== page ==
Food for thought

A club manager thought he was doing the right thing when he agreed the chef could take home food that had passed its use-by-date. It would only go to waste anyway, he thought.

It was not unusual to have wasted food because the club’s restaurant operated Wednesday through to Saturday only, but what the manager did not count on was the chef helping himself to the food store, including a side of a pig, on the basis that it would ‘go off’ by the time the restaurant was open again for business. It cost the club $8,000 before the food thief was outed.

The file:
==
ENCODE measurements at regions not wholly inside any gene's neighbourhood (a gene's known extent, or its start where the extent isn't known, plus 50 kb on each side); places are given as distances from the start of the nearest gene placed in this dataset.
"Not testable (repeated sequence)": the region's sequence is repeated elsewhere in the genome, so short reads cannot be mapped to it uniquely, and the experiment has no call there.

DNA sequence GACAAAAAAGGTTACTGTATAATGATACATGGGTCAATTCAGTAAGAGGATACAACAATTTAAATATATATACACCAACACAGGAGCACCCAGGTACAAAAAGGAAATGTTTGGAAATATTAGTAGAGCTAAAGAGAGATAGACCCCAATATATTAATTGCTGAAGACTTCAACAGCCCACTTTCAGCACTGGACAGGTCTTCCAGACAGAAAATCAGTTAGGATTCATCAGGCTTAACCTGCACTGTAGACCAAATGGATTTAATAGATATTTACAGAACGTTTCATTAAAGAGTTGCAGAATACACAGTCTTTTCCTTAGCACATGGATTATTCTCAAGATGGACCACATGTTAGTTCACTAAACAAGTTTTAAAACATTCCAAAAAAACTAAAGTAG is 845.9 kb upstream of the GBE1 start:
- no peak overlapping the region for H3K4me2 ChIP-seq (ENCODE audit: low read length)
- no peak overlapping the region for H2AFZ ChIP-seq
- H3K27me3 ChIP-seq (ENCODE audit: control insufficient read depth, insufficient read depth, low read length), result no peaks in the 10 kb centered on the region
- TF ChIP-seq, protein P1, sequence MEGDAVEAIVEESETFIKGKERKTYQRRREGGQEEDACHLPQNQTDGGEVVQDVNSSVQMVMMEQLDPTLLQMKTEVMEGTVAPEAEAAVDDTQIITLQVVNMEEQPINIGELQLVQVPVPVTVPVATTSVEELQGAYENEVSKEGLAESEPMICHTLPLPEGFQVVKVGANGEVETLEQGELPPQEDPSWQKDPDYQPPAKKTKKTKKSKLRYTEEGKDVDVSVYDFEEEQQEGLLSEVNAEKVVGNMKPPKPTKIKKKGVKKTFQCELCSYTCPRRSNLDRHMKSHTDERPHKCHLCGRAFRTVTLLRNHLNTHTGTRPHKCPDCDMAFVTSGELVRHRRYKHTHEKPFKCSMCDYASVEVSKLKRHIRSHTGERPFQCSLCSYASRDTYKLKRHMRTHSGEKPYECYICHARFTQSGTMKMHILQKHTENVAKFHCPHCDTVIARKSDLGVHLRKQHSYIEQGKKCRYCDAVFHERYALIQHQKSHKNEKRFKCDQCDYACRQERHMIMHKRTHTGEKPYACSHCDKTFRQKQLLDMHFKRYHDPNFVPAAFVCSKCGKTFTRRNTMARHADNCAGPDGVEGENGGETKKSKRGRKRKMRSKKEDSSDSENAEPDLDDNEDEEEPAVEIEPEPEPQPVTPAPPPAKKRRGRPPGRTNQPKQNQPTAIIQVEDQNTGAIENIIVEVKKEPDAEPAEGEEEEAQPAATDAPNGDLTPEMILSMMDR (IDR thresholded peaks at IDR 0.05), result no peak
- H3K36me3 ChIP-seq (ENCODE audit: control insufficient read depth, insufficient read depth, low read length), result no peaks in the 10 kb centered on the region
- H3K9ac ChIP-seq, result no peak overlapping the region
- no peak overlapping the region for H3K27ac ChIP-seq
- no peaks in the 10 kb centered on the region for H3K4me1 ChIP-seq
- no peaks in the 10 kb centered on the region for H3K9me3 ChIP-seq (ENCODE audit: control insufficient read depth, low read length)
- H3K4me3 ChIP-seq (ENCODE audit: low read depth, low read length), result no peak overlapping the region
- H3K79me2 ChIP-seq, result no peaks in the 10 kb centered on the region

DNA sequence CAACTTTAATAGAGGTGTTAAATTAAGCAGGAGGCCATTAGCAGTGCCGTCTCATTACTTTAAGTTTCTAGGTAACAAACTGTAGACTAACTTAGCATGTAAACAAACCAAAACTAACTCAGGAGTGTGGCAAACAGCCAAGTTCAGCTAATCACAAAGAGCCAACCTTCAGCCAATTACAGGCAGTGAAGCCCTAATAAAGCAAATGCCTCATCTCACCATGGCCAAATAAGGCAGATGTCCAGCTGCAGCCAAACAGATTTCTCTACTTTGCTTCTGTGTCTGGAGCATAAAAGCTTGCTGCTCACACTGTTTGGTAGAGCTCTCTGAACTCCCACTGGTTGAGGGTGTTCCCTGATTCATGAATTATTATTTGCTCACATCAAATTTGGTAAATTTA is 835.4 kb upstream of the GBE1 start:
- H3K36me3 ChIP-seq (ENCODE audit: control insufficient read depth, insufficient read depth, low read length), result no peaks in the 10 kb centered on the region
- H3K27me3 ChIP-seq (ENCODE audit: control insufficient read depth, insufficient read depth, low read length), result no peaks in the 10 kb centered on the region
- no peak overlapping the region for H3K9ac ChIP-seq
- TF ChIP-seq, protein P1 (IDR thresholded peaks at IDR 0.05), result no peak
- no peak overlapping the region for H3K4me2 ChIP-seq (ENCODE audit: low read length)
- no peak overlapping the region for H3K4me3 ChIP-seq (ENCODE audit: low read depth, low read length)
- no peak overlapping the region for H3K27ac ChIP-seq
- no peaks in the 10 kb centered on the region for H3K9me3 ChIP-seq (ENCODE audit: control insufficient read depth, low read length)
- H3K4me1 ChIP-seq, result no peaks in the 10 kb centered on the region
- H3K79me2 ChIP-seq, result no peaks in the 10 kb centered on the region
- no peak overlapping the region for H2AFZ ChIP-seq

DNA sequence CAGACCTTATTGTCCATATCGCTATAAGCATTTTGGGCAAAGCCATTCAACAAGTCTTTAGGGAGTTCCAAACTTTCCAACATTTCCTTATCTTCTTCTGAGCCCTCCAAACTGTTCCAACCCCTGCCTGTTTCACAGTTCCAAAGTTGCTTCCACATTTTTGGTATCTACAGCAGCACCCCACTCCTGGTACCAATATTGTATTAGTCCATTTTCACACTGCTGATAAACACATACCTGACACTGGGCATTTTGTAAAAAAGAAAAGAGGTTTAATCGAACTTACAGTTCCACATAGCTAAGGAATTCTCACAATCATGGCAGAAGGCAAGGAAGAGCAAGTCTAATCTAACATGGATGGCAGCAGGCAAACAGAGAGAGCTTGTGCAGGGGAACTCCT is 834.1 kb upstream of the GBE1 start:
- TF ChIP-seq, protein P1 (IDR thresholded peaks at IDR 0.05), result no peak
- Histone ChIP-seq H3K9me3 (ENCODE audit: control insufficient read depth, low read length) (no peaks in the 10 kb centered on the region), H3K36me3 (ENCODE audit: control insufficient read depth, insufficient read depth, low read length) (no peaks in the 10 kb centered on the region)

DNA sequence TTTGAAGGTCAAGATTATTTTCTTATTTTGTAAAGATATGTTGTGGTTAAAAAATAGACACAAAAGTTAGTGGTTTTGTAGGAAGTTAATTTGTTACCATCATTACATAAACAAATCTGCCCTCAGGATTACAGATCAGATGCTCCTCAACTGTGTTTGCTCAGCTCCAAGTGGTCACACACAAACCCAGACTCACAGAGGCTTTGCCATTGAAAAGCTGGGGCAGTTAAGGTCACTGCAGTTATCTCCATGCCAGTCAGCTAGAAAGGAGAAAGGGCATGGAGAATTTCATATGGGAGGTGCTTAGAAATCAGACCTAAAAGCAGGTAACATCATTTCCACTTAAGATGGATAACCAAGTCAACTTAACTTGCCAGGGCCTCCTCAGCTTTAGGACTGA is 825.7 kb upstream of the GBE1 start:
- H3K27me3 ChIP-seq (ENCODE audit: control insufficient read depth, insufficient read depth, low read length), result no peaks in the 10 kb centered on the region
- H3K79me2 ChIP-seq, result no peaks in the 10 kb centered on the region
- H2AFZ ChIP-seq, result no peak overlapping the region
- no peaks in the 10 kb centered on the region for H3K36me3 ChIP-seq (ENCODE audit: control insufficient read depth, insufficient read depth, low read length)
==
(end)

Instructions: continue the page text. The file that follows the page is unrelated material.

This is how the food scams normally work:

– Staff not using the oldest ingredients first, then taking home food that is past the use- by-date.

– Ordering food ingredients not appearing on menu. Guess where the ingredients end up? In a staff members pantry at home!

– Preparing more food than is required, knowing that they get to take home the surplus. In one case I dealt with a staff member got off a charge of theft because the club manager had given him permission to take unsold food home. The Court found preparing twice as much food as was needed is not a crime! Stop this practice dead in its tracks by simply saying NO to staff taking food home.

Good food management involves doing stock-takes on a regular basis and finding out the reason for any discrepancies. It’s also about monitoring food waste and minimising it by planning menus in advance by, for example, putting leftovers on special to clear it.

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